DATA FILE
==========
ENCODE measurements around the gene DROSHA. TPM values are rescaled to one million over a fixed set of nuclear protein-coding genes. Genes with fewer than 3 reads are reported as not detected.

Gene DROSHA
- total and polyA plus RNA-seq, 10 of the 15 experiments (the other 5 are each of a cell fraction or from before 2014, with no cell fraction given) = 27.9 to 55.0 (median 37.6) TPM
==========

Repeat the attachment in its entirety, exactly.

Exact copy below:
ENCODE measurements around the gene DROSHA. TPM values are rescaled to one million over a fixed set of nuclear protein-coding genes. Genes with fewer than 3 reads are reported as not detected.

Gene DROSHA
- total and polyA plus RNA-seq, 10 of the 15 experiments (the other 5 are each of a cell fraction or from before 2014, with no cell fraction given) = 27.9 to 55.0 (median 37.6) TPM